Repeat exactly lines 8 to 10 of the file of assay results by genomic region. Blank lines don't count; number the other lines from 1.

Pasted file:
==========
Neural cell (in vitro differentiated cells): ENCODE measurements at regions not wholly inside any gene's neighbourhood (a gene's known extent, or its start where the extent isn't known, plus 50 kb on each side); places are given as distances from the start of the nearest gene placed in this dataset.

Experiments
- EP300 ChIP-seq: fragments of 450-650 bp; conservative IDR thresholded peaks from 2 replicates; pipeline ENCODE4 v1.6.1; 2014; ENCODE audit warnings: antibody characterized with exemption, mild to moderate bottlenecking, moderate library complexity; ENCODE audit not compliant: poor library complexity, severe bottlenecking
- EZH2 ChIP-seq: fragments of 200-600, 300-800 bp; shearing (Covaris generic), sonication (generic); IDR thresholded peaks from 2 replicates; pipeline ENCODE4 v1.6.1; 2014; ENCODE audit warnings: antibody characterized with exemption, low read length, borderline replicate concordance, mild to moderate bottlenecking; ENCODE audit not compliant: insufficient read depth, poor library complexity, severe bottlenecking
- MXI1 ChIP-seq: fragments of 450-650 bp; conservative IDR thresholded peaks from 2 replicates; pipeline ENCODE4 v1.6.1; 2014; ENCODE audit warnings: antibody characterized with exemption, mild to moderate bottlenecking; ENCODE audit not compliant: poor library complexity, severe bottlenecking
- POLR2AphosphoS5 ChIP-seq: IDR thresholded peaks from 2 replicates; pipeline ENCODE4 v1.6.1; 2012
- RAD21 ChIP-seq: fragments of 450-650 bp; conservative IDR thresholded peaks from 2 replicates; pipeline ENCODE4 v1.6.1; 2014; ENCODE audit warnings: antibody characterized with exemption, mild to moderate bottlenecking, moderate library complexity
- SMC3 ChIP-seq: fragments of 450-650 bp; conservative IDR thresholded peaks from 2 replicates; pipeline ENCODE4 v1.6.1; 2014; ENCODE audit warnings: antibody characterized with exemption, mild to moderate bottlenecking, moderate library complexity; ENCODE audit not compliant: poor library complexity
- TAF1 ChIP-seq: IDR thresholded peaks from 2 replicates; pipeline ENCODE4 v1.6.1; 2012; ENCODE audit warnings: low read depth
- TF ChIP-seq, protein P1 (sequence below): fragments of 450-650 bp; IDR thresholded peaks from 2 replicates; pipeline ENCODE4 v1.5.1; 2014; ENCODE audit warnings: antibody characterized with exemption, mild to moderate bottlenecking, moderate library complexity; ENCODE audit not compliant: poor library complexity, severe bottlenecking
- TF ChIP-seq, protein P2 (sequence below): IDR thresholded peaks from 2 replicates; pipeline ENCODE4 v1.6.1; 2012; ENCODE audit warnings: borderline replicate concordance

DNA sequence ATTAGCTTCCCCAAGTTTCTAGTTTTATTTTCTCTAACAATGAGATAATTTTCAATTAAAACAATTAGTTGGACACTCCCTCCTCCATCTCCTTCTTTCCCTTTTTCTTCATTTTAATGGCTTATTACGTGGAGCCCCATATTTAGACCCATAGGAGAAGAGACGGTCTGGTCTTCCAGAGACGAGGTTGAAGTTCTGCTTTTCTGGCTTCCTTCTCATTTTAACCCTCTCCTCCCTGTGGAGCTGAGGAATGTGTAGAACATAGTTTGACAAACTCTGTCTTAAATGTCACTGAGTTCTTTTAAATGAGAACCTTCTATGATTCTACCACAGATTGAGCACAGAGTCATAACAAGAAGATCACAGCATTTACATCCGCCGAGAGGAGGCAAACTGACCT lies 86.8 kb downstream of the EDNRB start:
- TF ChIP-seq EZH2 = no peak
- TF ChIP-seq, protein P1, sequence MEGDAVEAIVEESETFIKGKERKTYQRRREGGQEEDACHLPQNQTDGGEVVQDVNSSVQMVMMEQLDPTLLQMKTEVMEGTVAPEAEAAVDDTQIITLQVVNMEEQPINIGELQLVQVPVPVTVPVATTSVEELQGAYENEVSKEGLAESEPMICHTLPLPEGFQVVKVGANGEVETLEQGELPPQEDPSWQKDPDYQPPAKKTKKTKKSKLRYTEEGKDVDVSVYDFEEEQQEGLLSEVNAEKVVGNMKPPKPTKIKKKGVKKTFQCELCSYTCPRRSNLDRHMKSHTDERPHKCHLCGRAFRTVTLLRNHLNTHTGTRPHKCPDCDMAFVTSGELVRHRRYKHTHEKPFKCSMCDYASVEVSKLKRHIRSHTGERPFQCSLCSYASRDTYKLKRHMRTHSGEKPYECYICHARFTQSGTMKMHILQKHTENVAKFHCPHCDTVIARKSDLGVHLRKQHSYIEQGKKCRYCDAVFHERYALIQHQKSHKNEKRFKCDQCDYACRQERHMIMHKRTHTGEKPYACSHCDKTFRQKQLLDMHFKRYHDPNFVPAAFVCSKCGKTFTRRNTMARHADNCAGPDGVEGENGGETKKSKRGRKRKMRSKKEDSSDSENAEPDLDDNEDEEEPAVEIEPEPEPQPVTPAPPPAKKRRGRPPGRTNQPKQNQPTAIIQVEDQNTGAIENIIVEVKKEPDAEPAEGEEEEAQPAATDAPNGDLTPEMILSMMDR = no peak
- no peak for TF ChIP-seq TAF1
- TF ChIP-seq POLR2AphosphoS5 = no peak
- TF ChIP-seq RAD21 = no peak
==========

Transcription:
- SMC3 ChIP-seq: fragments of 450-650 bp; conservative IDR thresholded peaks from 2 replicates; pipeline ENCODE4 v1.6.1; 2014; ENCODE audit warnings: antibody characterized with exemption, mild to moderate bottlenecking, moderate library complexity; ENCODE audit not compliant: poor library complexity
- TAF1 ChIP-seq: IDR thresholded peaks from 2 replicates; pipeline ENCODE4 v1.6.1; 2012; ENCODE audit warnings: low read depth
- TF ChIP-seq, protein P1 (sequence below): fragments of 450-650 bp; IDR thresholded peaks from 2 replicates; pipeline ENCODE4 v1.5.1; 2014; ENCODE audit warnings: antibody characterized with exemption, mild to moderate bottlenecking, moderate library complexity; ENCODE audit not compliant: poor library complexity, severe bottlenecking